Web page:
How to get data from the accelerometer sensor for Windows Phone 8

[ This article is for Windows Phone 8 developers. If you’re developing for Windows 10, see the latest documentation. ]


This topic walks you through creating an accelerometer app that gives you a numeric display and a graphical representation of the accelerometer data.


In addition to the APIs described in this topic from the Microsoft.Devices.Sensors namespace, you can also program the phone’s sensors by using the similar classes in the Windows.Devices.Sensors namespace.

This topic contains the following sections.


Accelerometer overview

The accelerometer measures the forces applied to the device at a moment in time. These forces can be used to determine in which direction the user is moving the device. The acceleration value is expressed as a 3-dimensional vector representing the acceleration components in the X, Y, and Z axes in gravitational units. The orientation of the acceleration is relative to the device such that -1g is applied in the Z-axis when the device is face up on a level table and -1g is applied to the Y-axis when the device is placed perpendicular to the table top.

The accelerometer sensor detects the force of gravity along with any forces resulting from the movement of the phone. The combined motion API, accessed using the Motion class, uses multiple device sensors to separate the gravity vector from the device acceleration and allows you to easily determine the current attitude (yaw, pitch, and roll) of the device.

Creating the accelerometer app

The following steps show you how to create an accelerometer app.

To create an accelerometer app

  1. In Visual Studio, create a new **Windows Phone App ** project. This template is in the Windows Phone category.

  2. This app requires references to the assemblies containing the sensor APIs and the XNA Framework because accelerometer data is passed in the form of an XNA Framework Vector3 object. From the Project menu, click Add Reference…, select Microsoft.Devices.Sensors and Microsoft.Xna.Framework, and then click OK.

  3. In the MainPage.xaml file, place the following XAML code in the Grid element named “ContentPanel”. This code creates two buttons, one to start acquisition of data from the accelerometer and one to stop it. Also created are three TextBlock elements that will be used to display the numeric readings and three Line elements that will be used to graphically represent the reading data. Finally, this code adds a status TextBlock element that will be used to display the current status of the app.

    <Button Content="Start" Height="72" HorizontalAlignment="Left" Margin="20,10,0,0" Name="startButton" VerticalAlignment="Top" Width="160" Click="startButton_Click" />
    <Button Content="Stop" Height="72" HorizontalAlignment="Right" Margin="0,10,20,0" Name="stopButton" VerticalAlignment="Top" Width="160" Click="stopButton_Click"/>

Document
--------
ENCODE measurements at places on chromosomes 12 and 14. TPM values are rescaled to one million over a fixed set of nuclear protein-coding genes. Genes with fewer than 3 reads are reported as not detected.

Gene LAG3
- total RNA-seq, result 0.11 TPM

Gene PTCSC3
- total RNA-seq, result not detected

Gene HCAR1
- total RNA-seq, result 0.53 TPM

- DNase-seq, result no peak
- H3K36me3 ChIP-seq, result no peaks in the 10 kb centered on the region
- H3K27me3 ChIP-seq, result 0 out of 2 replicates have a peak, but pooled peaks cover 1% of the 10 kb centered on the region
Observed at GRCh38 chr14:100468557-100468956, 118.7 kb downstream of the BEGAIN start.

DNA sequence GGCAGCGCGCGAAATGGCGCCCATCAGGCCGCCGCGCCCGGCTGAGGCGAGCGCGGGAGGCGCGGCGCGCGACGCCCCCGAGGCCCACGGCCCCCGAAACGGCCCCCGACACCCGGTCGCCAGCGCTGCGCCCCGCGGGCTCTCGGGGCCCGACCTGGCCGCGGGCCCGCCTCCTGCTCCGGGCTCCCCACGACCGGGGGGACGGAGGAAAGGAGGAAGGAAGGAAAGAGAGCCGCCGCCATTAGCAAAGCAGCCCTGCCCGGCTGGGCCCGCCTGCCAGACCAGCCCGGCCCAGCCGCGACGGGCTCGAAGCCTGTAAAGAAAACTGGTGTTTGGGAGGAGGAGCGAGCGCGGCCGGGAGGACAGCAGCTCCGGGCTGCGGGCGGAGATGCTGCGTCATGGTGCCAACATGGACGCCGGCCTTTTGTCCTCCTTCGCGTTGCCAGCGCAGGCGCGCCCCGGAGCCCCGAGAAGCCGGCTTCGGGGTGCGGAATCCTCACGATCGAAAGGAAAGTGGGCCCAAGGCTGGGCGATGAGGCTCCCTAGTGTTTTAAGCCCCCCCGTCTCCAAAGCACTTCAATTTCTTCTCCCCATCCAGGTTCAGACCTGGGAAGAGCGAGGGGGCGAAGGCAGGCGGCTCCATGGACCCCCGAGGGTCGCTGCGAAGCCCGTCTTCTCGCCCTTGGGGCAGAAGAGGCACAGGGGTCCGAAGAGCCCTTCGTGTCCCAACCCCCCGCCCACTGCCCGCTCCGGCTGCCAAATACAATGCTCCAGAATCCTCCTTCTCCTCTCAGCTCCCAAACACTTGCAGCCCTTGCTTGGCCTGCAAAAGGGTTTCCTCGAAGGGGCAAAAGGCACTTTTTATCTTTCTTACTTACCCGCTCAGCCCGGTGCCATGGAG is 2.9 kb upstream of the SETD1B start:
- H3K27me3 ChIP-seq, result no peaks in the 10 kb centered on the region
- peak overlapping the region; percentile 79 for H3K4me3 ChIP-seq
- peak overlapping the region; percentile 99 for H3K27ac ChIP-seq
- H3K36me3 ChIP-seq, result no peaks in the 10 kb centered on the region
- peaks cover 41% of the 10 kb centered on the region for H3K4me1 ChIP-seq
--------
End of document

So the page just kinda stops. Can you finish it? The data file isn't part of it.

<TextBlock Height="30" HorizontalAlignment="Left"  Margin="20,100,0,0" Name="xTextBlock" Text="X: 1.0" VerticalAlignment="Top" Foreground="Red" FontSize="28" FontWeight="Bold"/>
    <TextBlock Height="30" HorizontalAlignment="Center"  Margin="0,100,0,0" Name="yTextBlock" Text="Y: 1.0" VerticalAlignment="Top" Foreground="Green" FontSize="28" FontWeight="Bold"/>
    <TextBlock Height="30" HorizontalAlignment="Right"  Margin="0,100,20,0" Name="zTextBlock" Text="Z: 1.0" VerticalAlignment="Top"  Foreground="Blue" FontSize="28" FontWeight="Bold"/>
    <Line x:Name="xLine" X1="240" Y1="350" X2="340" Y2="350" Stroke="Red" StrokeThickness="4"></Line>
    <Line x:Name="yLine" X1="240" Y1="350" X2="240" Y2="270" Stroke="Green" StrokeThickness="4"></Line>
    <Line x:Name="zLine" X1="240" Y1="350" X2="190" Y2="400" Stroke="Blue" StrokeThickness="4"></Line>
    <TextBlock Height="30" HorizontalAlignment="Center" Margin="6,571,6,0" Name="statusTextBlock" Text="TextBlock" VerticalAlignment="Top" Width="444" />
  4. Now open the MainPage.xaml.cs code-behind page and add using directives for the sensors and the XNA Framework namespaces to other using directives at the top of the page.

    using Microsoft.Devices.Sensors;
    using Microsoft.Xna.Framework;
  5. Declare a variable of type Accelerometer at the top of the MainPage class definition.

    public partial class MainPage : PhoneApplicationPage
      Accelerometer accelerometer;
  6. In the page’s constructor, check to see whether the device on which the app is running supports the accelerometer sensor. Not all devices support all sensors, so you should always check before you use the sensor. Replace the existing page constructor with the following code.

    // Constructor
    public MainPage()
      if (!Accelerometer.IsSupported)
        // The device on which the application is running does not support
        // the accelerometer sensor. Alert the user and disable the
        // Start and Stop buttons.
        statusTextBlock.Text = "device does not support accelerometer";
        startButton.IsEnabled = false;
        stopButton.IsEnabled = false;